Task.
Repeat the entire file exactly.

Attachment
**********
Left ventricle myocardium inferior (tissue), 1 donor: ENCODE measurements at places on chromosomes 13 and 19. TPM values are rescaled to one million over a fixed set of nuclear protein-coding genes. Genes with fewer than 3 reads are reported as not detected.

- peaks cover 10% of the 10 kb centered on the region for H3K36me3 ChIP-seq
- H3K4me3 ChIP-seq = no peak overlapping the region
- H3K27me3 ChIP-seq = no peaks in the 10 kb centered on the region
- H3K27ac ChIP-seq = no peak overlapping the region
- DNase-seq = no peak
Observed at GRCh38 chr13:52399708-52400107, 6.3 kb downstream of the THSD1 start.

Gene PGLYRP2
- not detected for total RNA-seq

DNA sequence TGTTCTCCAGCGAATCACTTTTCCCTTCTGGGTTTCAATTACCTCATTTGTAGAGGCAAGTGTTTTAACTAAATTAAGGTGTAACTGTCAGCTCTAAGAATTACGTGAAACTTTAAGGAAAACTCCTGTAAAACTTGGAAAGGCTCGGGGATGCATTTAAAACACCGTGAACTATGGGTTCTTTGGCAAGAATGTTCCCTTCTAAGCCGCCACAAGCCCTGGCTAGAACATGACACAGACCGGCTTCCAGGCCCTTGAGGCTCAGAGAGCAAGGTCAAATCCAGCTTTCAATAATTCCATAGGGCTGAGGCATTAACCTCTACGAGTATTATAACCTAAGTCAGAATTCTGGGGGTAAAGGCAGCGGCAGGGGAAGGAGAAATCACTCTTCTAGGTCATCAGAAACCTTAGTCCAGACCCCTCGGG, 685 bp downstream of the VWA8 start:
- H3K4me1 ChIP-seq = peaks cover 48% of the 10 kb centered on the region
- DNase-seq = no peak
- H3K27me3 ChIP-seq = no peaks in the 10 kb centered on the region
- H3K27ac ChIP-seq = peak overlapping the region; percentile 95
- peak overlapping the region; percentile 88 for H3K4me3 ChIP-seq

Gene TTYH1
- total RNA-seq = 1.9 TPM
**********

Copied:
Left ventricle myocardium inferior (tissue), 1 donor: ENCODE measurements at places on chromosomes 13 and 19. TPM values are rescaled to one million over a fixed set of nuclear protein-coding genes. Genes with fewer than 3 reads are reported as not detected.

- peaks cover 10% of the 10 kb centered on the region for H3K36me3 ChIP-seq
- H3K4me3 ChIP-seq = no peak overlapping the region
- H3K27me3 ChIP-seq = no peaks in the 10 kb centered on the region
- H3K27ac ChIP-seq = no peak overlapping the region
- DNase-seq = no peak
Observed at GRCh38 chr13:52399708-52400107, 6.3 kb downstream of the THSD1 start.

Gene PGLYRP2
- not detected for total RNA-seq

DNA sequence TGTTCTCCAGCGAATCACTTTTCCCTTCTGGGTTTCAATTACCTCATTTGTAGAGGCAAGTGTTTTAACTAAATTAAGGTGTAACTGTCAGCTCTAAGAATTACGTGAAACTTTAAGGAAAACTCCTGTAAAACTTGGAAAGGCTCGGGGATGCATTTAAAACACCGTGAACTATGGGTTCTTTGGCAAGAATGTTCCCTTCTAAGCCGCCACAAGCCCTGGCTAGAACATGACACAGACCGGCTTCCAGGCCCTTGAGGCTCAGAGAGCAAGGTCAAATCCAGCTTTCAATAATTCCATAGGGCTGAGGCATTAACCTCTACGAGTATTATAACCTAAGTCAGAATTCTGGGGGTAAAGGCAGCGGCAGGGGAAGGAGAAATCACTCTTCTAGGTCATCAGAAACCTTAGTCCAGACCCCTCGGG, 685 bp downstream of the VWA8 start:
- H3K4me1 ChIP-seq = peaks cover 48% of the 10 kb centered on the region
- DNase-seq = no peak
- H3K27me3 ChIP-seq = no peaks in the 10 kb centered on the region
- H3K27ac ChIP-seq = peak overlapping the region; percentile 95
- peak overlapping the region; percentile 88 for H3K4me3 ChIP-seq

Gene TTYH1
- total RNA-seq = 1.9 TPM